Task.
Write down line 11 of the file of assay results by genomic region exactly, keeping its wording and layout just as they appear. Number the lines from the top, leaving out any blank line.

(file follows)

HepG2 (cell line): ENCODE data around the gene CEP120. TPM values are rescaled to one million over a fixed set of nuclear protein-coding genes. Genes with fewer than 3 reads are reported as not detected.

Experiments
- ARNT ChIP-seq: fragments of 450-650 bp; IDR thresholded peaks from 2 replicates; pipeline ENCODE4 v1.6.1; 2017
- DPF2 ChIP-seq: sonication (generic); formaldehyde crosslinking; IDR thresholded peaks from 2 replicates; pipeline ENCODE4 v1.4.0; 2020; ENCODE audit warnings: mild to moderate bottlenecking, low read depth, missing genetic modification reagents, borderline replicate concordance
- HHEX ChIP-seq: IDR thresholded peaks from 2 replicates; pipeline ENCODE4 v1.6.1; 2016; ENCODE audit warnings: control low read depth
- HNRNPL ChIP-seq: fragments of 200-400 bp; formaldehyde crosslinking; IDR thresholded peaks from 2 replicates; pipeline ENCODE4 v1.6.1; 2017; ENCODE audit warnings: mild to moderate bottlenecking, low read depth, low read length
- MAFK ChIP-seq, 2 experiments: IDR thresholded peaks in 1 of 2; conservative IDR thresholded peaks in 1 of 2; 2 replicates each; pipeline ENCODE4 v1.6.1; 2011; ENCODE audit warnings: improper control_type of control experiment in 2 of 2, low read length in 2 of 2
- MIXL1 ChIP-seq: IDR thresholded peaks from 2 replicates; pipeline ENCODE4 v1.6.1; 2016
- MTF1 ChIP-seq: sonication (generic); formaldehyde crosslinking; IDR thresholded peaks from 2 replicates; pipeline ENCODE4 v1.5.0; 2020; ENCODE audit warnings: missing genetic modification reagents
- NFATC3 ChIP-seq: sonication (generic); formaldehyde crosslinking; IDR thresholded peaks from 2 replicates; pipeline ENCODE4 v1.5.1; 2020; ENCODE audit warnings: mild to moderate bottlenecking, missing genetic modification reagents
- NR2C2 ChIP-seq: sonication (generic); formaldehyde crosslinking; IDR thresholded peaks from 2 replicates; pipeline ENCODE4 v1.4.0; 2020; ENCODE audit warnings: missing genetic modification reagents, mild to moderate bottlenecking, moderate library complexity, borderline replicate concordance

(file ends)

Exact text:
- NR2C2 ChIP-seq: sonication (generic); formaldehyde crosslinking; IDR thresholded peaks from 2 replicates; pipeline ENCODE4 v1.4.0; 2020; ENCODE audit warnings: missing genetic modification reagents, mild to moderate bottlenecking, moderate library complexity, borderline replicate concordance